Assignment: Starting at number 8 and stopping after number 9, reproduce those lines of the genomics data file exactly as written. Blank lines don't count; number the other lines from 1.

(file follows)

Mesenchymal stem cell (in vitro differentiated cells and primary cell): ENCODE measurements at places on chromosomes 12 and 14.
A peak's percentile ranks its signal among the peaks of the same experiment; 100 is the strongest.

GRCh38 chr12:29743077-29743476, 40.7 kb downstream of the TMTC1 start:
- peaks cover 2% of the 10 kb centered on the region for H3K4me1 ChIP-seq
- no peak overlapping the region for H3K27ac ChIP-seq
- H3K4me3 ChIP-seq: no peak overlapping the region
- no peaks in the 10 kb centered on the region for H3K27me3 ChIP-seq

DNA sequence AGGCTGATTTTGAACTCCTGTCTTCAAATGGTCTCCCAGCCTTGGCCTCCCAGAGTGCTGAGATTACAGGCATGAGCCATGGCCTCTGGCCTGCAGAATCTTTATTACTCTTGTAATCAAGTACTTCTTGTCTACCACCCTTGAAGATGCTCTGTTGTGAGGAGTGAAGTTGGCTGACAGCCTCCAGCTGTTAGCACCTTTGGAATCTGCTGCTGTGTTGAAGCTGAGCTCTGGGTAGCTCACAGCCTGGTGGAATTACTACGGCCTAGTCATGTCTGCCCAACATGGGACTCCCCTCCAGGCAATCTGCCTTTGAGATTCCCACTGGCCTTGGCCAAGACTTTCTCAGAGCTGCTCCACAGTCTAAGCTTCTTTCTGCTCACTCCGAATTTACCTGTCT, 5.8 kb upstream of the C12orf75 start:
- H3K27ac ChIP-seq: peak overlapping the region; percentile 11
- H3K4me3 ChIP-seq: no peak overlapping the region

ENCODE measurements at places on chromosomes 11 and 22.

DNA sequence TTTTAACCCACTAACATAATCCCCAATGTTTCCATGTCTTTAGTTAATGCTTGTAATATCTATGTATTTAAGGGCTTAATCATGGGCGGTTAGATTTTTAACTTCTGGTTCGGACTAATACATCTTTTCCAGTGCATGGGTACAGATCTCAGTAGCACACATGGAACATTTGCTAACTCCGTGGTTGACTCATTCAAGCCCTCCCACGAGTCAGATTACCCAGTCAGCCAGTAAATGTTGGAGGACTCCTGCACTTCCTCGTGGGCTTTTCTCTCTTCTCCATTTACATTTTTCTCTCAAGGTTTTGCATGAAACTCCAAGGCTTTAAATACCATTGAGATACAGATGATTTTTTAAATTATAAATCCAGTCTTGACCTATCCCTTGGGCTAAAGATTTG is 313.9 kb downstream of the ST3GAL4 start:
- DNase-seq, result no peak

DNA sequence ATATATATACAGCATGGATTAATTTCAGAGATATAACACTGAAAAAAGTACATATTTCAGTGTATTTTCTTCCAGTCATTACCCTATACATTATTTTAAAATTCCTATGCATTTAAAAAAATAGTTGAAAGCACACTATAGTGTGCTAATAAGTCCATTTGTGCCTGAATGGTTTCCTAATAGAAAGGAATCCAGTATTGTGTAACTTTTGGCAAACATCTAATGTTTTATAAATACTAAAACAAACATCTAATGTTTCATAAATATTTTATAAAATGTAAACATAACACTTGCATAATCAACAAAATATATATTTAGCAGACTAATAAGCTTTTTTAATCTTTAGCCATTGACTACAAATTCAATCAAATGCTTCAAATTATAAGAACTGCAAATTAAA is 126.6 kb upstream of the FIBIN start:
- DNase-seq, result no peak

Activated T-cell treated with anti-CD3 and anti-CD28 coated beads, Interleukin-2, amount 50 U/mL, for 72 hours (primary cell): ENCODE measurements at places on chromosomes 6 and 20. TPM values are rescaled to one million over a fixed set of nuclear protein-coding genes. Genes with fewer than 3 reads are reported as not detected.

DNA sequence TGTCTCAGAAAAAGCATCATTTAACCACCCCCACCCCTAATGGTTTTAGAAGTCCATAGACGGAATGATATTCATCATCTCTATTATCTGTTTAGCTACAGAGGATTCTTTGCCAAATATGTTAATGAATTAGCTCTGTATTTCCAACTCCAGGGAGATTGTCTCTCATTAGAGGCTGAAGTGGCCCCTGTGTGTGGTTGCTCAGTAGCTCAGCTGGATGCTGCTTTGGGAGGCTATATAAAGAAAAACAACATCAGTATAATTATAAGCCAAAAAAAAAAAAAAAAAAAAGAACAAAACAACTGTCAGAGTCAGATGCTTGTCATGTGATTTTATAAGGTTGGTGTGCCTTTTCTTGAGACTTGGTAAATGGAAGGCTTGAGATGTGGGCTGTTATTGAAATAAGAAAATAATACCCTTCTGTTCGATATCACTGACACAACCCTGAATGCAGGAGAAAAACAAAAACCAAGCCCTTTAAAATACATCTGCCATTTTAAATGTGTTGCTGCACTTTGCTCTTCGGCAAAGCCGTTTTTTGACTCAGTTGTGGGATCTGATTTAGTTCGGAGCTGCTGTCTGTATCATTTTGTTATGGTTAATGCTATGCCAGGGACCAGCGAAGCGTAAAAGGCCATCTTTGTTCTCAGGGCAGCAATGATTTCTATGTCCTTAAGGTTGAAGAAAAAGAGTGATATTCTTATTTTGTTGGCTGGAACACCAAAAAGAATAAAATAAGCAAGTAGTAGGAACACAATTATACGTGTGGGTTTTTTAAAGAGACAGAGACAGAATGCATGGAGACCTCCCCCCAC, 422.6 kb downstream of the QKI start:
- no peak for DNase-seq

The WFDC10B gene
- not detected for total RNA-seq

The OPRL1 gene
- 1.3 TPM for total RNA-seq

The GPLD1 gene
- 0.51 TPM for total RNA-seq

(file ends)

DNA sequence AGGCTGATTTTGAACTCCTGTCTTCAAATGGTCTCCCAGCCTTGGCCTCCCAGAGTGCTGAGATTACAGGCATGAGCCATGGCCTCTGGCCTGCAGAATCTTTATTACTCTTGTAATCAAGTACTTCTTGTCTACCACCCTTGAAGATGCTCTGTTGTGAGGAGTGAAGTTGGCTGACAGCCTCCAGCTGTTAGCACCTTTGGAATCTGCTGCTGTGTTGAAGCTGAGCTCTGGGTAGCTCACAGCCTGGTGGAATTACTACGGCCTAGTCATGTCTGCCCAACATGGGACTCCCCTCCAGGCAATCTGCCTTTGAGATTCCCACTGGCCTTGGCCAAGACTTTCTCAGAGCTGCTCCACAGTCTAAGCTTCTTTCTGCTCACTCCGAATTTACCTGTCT, 5.8 kb upstream of the C12orf75 start:
- H3K27ac ChIP-seq: peak overlapping the region; percentile 11